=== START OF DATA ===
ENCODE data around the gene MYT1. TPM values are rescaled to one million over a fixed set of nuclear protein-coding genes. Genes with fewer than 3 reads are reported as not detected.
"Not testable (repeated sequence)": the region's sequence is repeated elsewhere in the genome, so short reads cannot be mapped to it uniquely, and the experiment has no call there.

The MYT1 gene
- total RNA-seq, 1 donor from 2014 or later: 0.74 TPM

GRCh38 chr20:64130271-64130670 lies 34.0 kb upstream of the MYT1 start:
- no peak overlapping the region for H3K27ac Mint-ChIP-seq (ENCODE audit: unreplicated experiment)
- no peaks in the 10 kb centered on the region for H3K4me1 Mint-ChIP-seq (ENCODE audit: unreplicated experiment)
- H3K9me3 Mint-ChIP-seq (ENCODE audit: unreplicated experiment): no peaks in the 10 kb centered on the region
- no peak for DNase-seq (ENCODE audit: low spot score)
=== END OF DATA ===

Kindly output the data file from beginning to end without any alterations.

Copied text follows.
ENCODE data around the gene MYT1. TPM values are rescaled to one million over a fixed set of nuclear protein-coding genes. Genes with fewer than 3 reads are reported as not detected.
"Not testable (repeated sequence)": the region's sequence is repeated elsewhere in the genome, so short reads cannot be mapped to it uniquely, and the experiment has no call there.

The MYT1 gene
- total RNA-seq, 1 donor from 2014 or later: 0.74 TPM

GRCh38 chr20:64130271-64130670 lies 34.0 kb upstream of the MYT1 start:
- no peak overlapping the region for H3K27ac Mint-ChIP-seq (ENCODE audit: unreplicated experiment)
- no peaks in the 10 kb centered on the region for H3K4me1 Mint-ChIP-seq (ENCODE audit: unreplicated experiment)
- H3K9me3 Mint-ChIP-seq (ENCODE audit: unreplicated experiment): no peaks in the 10 kb centered on the region
- no peak for DNase-seq (ENCODE audit: low spot score)